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Five New Year's Resolutions All University Student Need

One of the worst parts of my 2013 has been comparing the amount of money that leaves my account with a significantly smaller amount of tangible goods.

After a recent family supper, I got chatting with my cousin about our new year's resolutions.

To tell you a bit more about us, we're both 19 years of age and have thick blonde hair but the similarities stop there.

She's female, I'm male. She studies History of Art at University of Birmingham, I study Geography with Economics at LSE. She's in a long-term relationship, I'm single.

Yet despite this, we actually shared a lot of mutual ground in terms of what we, as students, wanted to achieve in 2014.

We may have different interests, but we're at the same stage in life and the saying goes that you're 90% more likely to achieve resolutions if you write them down...

1. Work out what the hell it is we want to do in life

In essence, be the one at drinks who can answer the socially unacceptable question of 'So what do you plan on doing after you've spent £27,000 tuition on higher education?'

To do this, you have to think about what you prioritise more - lifestyle happiness or job satisfaction. If it's the former, what professions will allow you to live the lifestyle you want, and which from those, based on your interests, would be the most bearable?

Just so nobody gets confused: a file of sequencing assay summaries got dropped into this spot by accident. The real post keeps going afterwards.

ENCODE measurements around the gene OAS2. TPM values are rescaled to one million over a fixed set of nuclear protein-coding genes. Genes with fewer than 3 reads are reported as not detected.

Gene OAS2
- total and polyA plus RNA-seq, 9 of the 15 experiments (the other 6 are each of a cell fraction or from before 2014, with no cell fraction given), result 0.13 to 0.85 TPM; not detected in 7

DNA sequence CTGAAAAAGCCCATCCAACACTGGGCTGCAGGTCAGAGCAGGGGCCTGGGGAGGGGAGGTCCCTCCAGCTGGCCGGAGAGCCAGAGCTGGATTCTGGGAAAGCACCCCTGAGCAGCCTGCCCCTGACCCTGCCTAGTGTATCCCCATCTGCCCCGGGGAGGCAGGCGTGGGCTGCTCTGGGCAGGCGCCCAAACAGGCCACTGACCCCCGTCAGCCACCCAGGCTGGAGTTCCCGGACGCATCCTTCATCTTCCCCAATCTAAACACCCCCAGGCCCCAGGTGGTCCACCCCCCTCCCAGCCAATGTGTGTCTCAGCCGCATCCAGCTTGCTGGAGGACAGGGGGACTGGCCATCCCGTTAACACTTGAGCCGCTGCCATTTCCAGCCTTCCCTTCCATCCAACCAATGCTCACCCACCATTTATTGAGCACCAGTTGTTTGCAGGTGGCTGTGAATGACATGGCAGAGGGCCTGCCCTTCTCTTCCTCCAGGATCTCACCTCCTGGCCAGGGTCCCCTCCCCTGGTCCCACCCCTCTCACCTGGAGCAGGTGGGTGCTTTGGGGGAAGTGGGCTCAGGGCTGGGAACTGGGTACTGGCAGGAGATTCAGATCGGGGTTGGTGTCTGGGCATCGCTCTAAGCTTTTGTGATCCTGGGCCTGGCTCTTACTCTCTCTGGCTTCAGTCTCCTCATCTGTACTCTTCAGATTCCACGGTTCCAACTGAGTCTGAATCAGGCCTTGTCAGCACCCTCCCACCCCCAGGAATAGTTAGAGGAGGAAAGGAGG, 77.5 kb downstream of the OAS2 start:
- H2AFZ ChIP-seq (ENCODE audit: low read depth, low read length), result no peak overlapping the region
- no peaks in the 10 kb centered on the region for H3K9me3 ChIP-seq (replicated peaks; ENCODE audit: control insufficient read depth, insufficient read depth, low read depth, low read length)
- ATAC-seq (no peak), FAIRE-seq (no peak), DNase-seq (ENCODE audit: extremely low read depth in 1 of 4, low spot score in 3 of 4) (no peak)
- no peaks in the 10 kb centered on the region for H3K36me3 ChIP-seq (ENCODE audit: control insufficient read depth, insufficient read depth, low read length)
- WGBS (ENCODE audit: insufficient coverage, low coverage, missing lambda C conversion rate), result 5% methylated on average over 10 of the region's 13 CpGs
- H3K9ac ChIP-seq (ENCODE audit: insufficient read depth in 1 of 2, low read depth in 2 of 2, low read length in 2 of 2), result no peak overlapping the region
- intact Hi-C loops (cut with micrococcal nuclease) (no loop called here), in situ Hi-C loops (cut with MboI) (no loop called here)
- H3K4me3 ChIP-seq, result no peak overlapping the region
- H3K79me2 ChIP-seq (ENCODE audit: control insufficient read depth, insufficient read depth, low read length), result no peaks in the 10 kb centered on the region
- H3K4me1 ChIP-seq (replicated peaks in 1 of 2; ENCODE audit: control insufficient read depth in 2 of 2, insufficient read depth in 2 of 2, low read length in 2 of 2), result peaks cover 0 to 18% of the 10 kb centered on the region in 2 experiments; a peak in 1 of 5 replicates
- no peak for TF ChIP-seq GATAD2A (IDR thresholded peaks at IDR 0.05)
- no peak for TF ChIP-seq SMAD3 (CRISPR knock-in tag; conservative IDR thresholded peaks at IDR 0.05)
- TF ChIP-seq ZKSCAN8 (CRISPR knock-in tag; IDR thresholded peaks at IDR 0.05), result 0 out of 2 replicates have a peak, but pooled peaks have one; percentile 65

If it's the latter, what extra-curricular activities or ad-hoc work experiences have been enjoyable, and which career paths mirror those?

Either way, you'll end up with a list of a potential career paths to explore further, (I have four). From here, make a plan of action of how you are going to gain more experience in those areas in 2014 so you can finish the year with a view of where you want to end-up in life.

If you haven't started applying for internships, you're a little late to the party, but there are lots still open and you can find all the deadline information on

2. Stop recklessly spending

One of the worst parts of my 2013 has been comparing the amount of money that leaves my account with a significantly smaller amount of tangible goods.

We're all guilty of burning through our student loan like the end-of-term doesn't exist, and buying *one too many* people drinks on Athletics Union Wednesdays. It's time to take heed and sort it out.

I now have two bank accounts, one for income and one for outgoings. All my income is paid into one account and from that, I'm going to pay a fortnightly allowance to the overdraft-free other.

I recommend leaving a difference of at least 10% between your income and allowance. It's not so much that it will impose harsh lifestyle constraints, and it will come in handy for emergency situations, overdraft repayment and saving-up for high-ticket items.

I have also made note of any tax that I have overpaid, ready to hit the ground running with a HMRC reclaim in January!

My last plan of action is to STOP buying people drinks who won't return the favour. By now, you should have a pretty good idea of who that is, either seek them out the bar or go it alone.

If you haven't seen someone in a while, arrange to meet-up with them soon and do not offer them a drink under circumstances.